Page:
My birthday is in two weeks. I don't know what's planned, but Josh assures me he has everything under control. The control freak in me wants to jump in and take over, but I really don't want to get in his way on this. I had a ton of fun planning his birthday last summer and Julie's birthday this past Novemeber, and I LOVED planning our Halloween Party . . . So part of me really wants to get involved, but it's sort of my birthday, which means I can't and shouldn't butt in too much. What worries me is that he's going to go overboard or stretch his mind and wallet so thin that it will depress him, and then put him in a shitty mood if everything isn't perfect. In reality all I want is just to be drunk with my friends.

24, 24 . . . Will it be different than 23? Sources say no, not really. I'll find out soon!

"Everyone's alive but ill.
Let's just take a deep breath,
And lock the doors so no one;
No one has to know.
I can say I'm doing well,
As long as, as long as I can see the room
From the graveyard shift."

Friday, April 16, 2010

Routinely Different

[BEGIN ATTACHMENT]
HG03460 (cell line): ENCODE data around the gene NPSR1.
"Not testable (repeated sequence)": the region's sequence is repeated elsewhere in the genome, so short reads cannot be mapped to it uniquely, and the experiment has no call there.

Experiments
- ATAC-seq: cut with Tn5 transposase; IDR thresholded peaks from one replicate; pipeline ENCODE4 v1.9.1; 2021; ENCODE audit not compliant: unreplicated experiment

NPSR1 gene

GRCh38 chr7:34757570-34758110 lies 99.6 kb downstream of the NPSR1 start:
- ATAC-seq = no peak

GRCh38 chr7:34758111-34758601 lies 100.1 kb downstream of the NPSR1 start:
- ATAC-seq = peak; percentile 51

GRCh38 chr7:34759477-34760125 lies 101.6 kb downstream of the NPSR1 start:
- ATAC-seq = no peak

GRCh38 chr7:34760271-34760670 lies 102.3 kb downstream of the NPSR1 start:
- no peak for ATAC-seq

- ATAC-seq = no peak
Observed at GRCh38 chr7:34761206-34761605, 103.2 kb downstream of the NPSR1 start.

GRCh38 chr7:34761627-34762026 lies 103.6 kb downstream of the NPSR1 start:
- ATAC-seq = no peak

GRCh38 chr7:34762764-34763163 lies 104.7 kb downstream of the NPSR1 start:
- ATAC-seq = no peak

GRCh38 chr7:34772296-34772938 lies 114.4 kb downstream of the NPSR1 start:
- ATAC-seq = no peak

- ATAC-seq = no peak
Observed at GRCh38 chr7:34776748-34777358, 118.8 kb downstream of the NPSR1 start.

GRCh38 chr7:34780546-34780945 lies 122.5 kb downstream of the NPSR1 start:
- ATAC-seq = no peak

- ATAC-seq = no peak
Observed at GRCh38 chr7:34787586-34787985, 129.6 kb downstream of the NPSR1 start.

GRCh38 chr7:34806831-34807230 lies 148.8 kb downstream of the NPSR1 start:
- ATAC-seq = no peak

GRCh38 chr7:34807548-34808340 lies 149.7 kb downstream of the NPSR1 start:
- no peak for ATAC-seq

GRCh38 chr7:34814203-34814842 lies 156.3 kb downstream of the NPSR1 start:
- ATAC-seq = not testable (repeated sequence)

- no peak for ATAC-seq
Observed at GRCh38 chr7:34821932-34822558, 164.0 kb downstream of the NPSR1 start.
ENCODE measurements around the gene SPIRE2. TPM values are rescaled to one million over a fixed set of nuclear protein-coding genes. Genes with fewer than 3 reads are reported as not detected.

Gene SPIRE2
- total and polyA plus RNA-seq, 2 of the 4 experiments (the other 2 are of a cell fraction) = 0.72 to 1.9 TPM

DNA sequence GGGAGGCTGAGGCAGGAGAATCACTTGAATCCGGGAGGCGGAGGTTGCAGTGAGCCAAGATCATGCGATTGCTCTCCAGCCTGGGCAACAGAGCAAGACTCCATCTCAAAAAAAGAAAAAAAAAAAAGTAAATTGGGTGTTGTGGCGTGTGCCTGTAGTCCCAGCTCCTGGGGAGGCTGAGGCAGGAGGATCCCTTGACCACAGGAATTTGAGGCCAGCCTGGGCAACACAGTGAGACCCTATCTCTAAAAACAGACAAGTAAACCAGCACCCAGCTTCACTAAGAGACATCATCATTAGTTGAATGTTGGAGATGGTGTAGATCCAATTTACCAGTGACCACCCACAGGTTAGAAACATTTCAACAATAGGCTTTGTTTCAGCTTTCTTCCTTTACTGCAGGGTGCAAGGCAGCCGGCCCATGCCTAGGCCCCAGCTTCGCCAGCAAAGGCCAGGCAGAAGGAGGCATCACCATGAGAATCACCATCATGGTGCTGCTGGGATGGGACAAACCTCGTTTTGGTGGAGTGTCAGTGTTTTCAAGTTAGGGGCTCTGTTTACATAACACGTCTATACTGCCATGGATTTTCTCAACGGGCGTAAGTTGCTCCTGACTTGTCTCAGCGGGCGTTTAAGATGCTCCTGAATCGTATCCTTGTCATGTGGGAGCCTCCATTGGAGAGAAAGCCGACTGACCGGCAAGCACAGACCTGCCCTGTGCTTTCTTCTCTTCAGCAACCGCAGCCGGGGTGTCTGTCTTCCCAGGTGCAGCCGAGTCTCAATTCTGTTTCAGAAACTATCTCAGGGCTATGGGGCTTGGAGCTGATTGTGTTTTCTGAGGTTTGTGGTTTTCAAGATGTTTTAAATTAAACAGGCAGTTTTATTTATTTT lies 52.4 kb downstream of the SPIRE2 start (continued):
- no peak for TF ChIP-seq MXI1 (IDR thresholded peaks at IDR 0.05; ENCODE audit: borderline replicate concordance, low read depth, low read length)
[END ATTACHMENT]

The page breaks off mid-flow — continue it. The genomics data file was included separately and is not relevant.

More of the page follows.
I just bought the following MP3s, which I'm sad to say I actually didn't have in my repertoire:

1. "In Circles" - Sunny Day Real Estate [yet I possess so much of their music . . . WTH?)

2. "Bang Bang, I'm a Burnout" - Dum Dum Girls [I liked them AFTER they became popular]

3. "While Oceana Sleeps" - Sparta [this album got all scratched to hell before I could back it up on the iTunes, so I'm starting to grab all of it again beginning with my favorite song off of it]

It's been a while since I wrote in this blog because so much change has been coming my way in the past month. March/April has ended up pretty rad and pretty much a bold step into the unknown as well. This strange existence I've made for myself in Seattle has yet to even out and become some sort of routine. Perhaps this isn't a bad thing? Still, I like lists and routines and day-to-day stuff. So perhaps the constant ebb and flow of change is just now part of my routine? I don't know. I suppose when ever I start seeing a pattern, I'll ease into it.